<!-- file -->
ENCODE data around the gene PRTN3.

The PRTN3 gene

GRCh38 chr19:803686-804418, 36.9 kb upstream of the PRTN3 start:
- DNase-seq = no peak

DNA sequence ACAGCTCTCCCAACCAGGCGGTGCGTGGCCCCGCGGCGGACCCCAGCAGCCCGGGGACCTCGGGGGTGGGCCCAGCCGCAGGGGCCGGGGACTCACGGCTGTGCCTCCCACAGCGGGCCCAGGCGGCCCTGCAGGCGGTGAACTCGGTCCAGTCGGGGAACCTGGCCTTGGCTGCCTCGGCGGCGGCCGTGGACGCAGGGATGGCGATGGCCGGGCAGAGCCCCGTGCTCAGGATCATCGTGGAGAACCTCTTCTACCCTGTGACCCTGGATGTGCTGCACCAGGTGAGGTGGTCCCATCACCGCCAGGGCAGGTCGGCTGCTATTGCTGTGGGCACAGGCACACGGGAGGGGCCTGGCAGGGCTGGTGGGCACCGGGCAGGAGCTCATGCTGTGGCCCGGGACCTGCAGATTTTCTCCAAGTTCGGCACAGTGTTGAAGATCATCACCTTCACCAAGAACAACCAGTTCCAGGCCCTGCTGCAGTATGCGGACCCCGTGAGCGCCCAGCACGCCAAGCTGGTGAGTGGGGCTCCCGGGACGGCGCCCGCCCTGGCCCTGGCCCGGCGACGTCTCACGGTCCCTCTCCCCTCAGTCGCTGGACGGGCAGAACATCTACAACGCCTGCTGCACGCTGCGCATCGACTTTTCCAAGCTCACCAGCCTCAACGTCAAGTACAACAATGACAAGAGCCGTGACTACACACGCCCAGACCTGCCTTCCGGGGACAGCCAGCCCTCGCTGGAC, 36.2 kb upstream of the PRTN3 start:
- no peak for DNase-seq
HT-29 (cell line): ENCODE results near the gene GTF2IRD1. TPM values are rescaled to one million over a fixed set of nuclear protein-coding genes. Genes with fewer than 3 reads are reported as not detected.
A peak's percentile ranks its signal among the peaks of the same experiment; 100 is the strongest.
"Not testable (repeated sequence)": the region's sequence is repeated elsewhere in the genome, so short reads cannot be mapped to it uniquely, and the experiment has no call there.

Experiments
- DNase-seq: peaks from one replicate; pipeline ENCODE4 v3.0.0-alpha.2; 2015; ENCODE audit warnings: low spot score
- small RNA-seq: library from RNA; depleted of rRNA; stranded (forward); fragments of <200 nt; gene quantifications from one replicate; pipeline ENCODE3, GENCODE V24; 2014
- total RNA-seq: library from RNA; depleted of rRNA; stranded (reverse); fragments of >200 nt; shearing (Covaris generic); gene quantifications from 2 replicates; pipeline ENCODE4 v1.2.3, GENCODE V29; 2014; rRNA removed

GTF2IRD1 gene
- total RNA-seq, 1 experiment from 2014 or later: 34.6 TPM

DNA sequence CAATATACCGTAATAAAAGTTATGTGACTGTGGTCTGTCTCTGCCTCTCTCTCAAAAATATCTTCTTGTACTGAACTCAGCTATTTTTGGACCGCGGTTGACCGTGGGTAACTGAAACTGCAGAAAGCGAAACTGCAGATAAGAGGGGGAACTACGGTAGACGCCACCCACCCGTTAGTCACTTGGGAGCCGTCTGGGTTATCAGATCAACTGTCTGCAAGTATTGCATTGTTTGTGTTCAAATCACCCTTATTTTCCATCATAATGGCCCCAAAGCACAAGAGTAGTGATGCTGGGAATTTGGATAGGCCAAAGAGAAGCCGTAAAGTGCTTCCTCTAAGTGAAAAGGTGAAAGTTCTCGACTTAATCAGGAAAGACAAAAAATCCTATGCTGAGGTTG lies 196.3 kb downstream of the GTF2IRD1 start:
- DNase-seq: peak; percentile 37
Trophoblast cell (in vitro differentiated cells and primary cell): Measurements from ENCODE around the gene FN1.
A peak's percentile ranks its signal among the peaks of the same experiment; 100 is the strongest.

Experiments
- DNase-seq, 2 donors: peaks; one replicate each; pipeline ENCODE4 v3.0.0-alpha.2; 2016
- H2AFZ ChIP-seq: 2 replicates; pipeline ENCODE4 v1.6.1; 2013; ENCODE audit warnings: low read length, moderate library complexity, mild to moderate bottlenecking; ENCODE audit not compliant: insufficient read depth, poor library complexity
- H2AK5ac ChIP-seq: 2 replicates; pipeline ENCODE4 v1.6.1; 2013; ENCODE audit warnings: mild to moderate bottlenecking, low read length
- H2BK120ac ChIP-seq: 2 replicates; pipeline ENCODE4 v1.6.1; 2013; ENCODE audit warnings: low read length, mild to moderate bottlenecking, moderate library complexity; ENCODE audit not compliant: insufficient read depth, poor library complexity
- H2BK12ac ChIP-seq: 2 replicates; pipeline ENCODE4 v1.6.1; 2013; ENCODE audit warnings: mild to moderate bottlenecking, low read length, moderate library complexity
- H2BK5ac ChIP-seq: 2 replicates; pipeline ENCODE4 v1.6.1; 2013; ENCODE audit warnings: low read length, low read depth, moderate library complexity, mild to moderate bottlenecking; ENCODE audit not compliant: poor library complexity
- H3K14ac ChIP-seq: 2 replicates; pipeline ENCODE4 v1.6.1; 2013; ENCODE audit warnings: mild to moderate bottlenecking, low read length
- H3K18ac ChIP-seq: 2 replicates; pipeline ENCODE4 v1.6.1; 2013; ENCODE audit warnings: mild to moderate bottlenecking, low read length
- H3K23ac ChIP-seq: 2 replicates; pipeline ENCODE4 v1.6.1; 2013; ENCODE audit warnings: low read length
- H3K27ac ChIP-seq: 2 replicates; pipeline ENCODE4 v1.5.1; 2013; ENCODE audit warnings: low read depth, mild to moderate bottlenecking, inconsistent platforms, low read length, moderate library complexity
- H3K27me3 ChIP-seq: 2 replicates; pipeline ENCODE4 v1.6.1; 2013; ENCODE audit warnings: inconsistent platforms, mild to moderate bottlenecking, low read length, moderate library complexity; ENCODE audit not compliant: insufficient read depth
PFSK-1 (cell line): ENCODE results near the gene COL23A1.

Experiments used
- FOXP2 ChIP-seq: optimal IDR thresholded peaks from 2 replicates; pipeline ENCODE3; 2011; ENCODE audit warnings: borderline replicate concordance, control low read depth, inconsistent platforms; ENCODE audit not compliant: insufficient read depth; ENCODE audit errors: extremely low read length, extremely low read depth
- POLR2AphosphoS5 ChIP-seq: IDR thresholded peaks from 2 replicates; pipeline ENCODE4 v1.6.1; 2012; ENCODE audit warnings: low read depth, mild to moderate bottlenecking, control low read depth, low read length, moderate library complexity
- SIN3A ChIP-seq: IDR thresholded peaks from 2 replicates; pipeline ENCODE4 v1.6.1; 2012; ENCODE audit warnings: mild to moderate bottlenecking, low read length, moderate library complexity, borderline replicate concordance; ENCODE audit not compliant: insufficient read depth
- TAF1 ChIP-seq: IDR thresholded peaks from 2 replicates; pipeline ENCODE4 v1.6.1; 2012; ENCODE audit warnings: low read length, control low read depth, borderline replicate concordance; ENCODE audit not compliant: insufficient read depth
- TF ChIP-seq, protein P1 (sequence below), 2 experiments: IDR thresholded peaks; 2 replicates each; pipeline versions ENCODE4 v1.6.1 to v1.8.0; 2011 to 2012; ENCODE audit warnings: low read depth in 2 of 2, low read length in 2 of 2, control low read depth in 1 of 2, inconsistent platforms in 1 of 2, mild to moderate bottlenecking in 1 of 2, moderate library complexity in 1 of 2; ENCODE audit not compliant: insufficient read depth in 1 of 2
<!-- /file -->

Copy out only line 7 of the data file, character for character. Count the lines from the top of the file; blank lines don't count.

HT-29 (cell line): ENCODE results near the gene GTF2IRD1. TPM values are rescaled to one million over a fixed set of nuclear protein-coding genes. Genes with fewer than 3 reads are reported as not detected.